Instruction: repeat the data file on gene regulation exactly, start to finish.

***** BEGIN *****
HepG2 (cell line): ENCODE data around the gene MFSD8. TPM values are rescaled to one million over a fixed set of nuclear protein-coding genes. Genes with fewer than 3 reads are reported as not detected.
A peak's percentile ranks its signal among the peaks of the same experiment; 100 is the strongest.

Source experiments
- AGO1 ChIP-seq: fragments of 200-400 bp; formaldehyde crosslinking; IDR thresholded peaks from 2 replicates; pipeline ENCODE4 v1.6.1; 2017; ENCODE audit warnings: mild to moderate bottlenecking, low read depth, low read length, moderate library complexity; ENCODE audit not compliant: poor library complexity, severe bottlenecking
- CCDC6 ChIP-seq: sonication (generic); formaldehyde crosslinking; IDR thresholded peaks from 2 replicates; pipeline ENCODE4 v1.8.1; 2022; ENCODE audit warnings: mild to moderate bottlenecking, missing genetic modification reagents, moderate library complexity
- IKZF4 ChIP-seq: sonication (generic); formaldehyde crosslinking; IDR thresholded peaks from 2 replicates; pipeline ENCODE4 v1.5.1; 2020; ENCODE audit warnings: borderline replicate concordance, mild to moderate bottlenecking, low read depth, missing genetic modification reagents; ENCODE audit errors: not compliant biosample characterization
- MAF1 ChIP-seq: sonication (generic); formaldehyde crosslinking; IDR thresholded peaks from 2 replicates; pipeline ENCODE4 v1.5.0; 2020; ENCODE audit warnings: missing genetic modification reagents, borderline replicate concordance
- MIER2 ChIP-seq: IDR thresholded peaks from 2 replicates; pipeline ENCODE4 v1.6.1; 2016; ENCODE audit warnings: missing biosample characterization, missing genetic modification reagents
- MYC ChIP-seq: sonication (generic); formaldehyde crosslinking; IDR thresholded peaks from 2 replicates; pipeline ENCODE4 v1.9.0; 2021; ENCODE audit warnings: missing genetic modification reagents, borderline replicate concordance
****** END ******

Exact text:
HepG2 (cell line): ENCODE data around the gene MFSD8. TPM values are rescaled to one million over a fixed set of nuclear protein-coding genes. Genes with fewer than 3 reads are reported as not detected.
A peak's percentile ranks its signal among the peaks of the same experiment; 100 is the strongest.

Source experiments
- AGO1 ChIP-seq: fragments of 200-400 bp; formaldehyde crosslinking; IDR thresholded peaks from 2 replicates; pipeline ENCODE4 v1.6.1; 2017; ENCODE audit warnings: mild to moderate bottlenecking, low read depth, low read length, moderate library complexity; ENCODE audit not compliant: poor library complexity, severe bottlenecking
- CCDC6 ChIP-seq: sonication (generic); formaldehyde crosslinking; IDR thresholded peaks from 2 replicates; pipeline ENCODE4 v1.8.1; 2022; ENCODE audit warnings: mild to moderate bottlenecking, missing genetic modification reagents, moderate library complexity
- IKZF4 ChIP-seq: sonication (generic); formaldehyde crosslinking; IDR thresholded peaks from 2 replicates; pipeline ENCODE4 v1.5.1; 2020; ENCODE audit warnings: borderline replicate concordance, mild to moderate bottlenecking, low read depth, missing genetic modification reagents; ENCODE audit errors: not compliant biosample characterization
- MAF1 ChIP-seq: sonication (generic); formaldehyde crosslinking; IDR thresholded peaks from 2 replicates; pipeline ENCODE4 v1.5.0; 2020; ENCODE audit warnings: missing genetic modification reagents, borderline replicate concordance
- MIER2 ChIP-seq: IDR thresholded peaks from 2 replicates; pipeline ENCODE4 v1.6.1; 2016; ENCODE audit warnings: missing biosample characterization, missing genetic modification reagents
- MYC ChIP-seq: sonication (generic); formaldehyde crosslinking; IDR thresholded peaks from 2 replicates; pipeline ENCODE4 v1.9.0; 2021; ENCODE audit warnings: missing genetic modification reagents, borderline replicate concordance